This semester, many instructors sought to provide flexibility for students in the way that they interact and participate in class. In using a HyFlex, short for Hybrid-Flexible, course design students have the choice to participate in-person, online synchronously or online asynchronously.
This series of articles from our DELTA Faculty Fellows will explore the ways that they have implemented HyFlex this semester across a variety of subjects.
This is the third and final article in this series featuring Lina Battestilli, teaching associate professor, Computer Science.
I am currently teaching a CSC113, a first year introductory programming course with an enrollment of approximately 200 students, and a third year 400-level computer science elective course with an enrollment of approximately 60 students using the HyFlex format. Due to the continuing pandemic situation, I found the HyFlex course design option to be the best approach to teaching my courses. I appreciate the flexibility this approach has offered to my students because I don’t have to dictate how they choose to attend each week, it is their individual choice. In these courses, about 50% of students choose to attend in-person and about 40% choose to attend via Zoom. Surprisingly, I have not even met some of my 400-level course students, as they have always chosen the Zoom sessions over the in-person lectures. Even so, this approach is working really well for everyone involved.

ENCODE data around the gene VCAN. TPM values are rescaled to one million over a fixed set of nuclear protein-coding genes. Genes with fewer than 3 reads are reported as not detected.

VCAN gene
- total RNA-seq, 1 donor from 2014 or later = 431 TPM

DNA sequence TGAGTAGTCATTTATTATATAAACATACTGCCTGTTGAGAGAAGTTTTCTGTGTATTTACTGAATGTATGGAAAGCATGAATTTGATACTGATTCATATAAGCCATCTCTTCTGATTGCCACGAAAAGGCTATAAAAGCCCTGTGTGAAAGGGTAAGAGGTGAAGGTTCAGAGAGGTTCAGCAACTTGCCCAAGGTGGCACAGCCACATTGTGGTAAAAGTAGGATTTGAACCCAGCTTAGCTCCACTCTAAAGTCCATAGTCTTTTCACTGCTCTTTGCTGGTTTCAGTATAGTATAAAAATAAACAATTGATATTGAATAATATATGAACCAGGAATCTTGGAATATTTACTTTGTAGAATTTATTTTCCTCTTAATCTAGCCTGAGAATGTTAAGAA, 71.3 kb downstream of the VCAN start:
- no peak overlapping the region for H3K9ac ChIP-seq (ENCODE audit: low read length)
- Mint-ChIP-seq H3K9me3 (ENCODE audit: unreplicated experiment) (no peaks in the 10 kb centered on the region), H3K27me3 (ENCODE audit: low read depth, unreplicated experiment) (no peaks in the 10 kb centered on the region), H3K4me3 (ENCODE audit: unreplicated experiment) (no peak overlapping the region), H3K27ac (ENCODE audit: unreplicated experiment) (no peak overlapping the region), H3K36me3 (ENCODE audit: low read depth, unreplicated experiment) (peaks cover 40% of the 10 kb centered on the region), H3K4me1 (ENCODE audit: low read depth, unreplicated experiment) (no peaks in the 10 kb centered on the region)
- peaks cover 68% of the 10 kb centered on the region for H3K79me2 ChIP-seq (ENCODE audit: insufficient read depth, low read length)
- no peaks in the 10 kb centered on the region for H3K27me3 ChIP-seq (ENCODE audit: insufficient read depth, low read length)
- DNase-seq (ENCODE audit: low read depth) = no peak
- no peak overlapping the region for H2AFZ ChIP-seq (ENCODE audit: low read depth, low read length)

This is a chart of my overall approach to using technology applications in my course offerings:
Background: CSC 113 Introduction to Computing
In 2019, DELTA assisted me in converting this course to a flipped classroom approach. I built on this concept by incorporating the HyFlex mode of delivery in the one hour and 50-minute session led by me. My teaching assistants just added a Zoom option to their two hour and 45-minute labs that prior to COVID-19 were conducted only in-person. For the first test of this semester, all 195 students took the test as scheduled with some completing it via Zoom. I thought that was pretty amazing, given the fact that we are in a semester that is still affected by the pandemic.
The chart below shows a detailed version of my HyFlex teaching approach:*Note: I like to use my own laptop during my lectures (specific programs + touchscreen for annotating powerpoint presentations). The setup would be even simpler for instructors who only use the desktop computer in the classroom.